Trump’s old tweets predicted a president would strike Iran to win re-election

Area 51 remix video proves it’s the summer of Lil Nas X
'Old Town Road' is the ultimate unifier of the internet age—and it's frickin' genius.

See all Editor's Picks

Gage Skidmore/Flickr (CC-BY-SA)

It never happened.

As President Donald Trump campaigns to win a second presidential term, it appears he might be adopting the desperate re-election strategy he once projected onto former President Barack Obama in 2011—hyping the threat of war with Iran.

Eight years ago, private citizen Trump was thinking out loud, as usual, on Twitter when he hypothesized that Obama would “start a war with Iran” in order to get re-elected as president the following year.

As election day approached in November 2012, Trump warned again that Obama might use the “Iran card” to get elected.

When Obama did get re-elected, Trump continued to claim that the Democrat would use an attack on Iran as a political show of strength.

Of course, rather than starting a war, Obama was aiming to establish the historic Iran nuclear deal—an arrangement which Trump has always hated, vocally disapproved of, and eventually pulled the U.S. out of. 

Now, in 2019, as he begins his own campaign to secure re-election, it’s Trump’s own administration that has been ramping up tensions with Iran.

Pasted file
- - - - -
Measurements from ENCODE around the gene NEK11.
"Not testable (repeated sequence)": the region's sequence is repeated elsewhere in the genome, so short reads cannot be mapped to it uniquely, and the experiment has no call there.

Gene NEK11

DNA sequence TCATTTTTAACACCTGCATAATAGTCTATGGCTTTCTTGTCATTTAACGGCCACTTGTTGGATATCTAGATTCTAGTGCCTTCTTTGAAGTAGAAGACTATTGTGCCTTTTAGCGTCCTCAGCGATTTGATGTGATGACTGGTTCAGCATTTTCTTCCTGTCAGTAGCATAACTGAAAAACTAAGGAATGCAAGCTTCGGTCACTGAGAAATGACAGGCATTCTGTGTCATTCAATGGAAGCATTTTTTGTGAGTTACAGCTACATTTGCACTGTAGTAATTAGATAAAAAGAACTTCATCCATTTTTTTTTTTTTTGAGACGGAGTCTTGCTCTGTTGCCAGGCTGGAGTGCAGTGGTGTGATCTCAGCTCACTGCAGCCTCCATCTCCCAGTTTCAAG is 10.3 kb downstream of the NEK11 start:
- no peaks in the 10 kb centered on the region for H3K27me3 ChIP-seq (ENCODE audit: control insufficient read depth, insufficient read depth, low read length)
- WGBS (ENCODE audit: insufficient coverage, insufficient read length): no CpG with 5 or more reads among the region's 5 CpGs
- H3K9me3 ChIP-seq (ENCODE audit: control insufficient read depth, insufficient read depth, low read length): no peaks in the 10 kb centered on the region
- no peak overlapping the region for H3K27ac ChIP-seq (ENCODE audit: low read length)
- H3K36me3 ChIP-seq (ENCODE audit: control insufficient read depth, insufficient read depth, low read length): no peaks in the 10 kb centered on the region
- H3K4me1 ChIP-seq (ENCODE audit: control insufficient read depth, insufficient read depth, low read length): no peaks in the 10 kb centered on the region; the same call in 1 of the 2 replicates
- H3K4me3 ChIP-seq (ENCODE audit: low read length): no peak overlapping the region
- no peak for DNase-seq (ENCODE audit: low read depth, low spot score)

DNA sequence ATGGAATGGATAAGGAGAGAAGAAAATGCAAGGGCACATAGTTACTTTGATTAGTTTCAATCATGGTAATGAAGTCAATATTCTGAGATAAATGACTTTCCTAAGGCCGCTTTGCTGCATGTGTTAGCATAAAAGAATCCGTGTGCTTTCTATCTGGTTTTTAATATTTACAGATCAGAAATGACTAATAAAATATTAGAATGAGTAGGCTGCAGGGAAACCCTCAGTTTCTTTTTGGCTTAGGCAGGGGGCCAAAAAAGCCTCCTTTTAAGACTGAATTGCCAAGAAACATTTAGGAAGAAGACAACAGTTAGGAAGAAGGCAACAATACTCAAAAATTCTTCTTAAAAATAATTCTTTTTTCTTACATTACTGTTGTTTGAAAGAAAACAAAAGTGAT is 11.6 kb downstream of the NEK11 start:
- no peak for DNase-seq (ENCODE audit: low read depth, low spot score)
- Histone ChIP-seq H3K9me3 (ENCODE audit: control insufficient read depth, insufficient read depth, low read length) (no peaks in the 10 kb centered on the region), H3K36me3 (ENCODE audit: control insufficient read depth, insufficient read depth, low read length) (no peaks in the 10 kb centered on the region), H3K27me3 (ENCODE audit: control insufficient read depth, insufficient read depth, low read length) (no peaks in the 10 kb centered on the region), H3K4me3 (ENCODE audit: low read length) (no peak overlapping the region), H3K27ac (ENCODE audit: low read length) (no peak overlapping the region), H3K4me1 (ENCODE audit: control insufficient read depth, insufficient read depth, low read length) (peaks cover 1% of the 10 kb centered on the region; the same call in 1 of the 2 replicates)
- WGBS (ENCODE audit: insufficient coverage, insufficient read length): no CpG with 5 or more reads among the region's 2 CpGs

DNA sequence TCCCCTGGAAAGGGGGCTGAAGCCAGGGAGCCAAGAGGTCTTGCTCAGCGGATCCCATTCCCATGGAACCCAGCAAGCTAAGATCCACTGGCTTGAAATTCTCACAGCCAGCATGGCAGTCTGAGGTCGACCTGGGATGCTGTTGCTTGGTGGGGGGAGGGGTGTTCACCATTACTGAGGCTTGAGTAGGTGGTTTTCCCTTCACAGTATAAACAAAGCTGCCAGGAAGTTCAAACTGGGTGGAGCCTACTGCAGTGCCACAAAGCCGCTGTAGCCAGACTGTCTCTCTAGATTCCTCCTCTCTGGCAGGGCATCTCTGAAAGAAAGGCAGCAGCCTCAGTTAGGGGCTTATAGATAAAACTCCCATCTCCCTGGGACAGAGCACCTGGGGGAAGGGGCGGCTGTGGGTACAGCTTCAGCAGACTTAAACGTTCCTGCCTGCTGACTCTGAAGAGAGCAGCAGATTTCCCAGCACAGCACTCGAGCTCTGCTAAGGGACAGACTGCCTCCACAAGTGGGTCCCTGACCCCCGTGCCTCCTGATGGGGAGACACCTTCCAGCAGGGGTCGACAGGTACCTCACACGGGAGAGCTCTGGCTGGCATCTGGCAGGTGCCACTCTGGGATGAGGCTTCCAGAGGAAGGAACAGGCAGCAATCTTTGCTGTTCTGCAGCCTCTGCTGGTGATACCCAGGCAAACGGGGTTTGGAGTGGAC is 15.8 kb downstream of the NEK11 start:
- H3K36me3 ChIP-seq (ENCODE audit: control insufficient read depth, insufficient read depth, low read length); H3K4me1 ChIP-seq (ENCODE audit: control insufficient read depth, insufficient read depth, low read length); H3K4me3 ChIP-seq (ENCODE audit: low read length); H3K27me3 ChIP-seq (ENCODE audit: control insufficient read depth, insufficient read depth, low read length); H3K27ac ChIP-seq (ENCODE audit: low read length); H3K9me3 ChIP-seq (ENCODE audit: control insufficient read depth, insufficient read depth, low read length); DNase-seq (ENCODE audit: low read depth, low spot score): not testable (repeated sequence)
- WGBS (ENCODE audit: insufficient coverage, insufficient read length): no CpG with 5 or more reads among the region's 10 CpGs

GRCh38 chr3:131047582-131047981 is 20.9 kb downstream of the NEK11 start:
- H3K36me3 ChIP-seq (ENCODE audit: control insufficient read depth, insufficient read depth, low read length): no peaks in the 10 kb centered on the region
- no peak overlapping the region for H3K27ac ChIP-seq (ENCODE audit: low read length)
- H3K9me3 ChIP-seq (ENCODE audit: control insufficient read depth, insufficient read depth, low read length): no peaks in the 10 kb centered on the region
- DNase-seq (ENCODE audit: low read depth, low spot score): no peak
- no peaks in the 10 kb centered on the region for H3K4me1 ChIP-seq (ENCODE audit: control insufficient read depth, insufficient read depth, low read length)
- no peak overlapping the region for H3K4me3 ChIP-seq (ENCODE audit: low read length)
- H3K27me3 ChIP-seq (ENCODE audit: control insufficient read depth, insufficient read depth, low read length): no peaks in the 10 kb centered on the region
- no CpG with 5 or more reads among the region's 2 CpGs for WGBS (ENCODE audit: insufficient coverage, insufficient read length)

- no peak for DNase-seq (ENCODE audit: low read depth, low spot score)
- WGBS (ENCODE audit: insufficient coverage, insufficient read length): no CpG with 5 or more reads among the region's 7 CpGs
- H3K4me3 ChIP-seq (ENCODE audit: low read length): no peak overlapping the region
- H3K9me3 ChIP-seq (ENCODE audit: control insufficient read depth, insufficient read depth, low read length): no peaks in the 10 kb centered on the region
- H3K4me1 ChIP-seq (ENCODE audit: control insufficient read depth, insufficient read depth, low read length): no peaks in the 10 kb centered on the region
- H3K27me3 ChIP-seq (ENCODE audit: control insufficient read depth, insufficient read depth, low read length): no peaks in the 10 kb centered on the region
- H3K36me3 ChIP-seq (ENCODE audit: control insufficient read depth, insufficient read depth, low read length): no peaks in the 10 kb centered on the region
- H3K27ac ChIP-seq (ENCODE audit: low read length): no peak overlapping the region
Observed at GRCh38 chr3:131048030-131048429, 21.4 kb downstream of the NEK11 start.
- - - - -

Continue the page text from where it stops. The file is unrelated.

Administration officials ordered the withdrawal of non-emergency personnel from U.S. embassies in neighboring Iraq on Wednesday morning, after warning of unspecified threats from Iran. Responding to the threats, which coalition allies denied existed, the U.S. military deployed a carrier strike fleet to the region.

The New York Times reported that national security adviser John Bolton had proposed “sending as many as 120,000 troops to the Middle East should Iran attack American forces or accelerate work on nuclear weapons.”

On Monday, Trump himself did little to pacify growing alarm over the sudden posturing when speaking to reporters.

“We’ll see what happens with Iran. If they do anything, it would be a very bad mistake,” he said. “If they do anything. I’m hearing little stories about Iran. If they do anything, they will suffer greatly. We’ll see what happens with Iran.”

The turnaround is stark for a president whose 2016 political run promoted an isolationist foreign policy.

Now, it may turn out, the cheap tricks Trump warned Republicans that Obama would insidiously use to score political points in 2011 were simply a psychological projection now manifesting as a strategy of his own.

READ MORE: 

David Gilmour

David Gilmour

David Gilmour is a reporter who specializes in national politics, internet culture, and technology. He previously covered civil liberties, crime, and politics for Vice.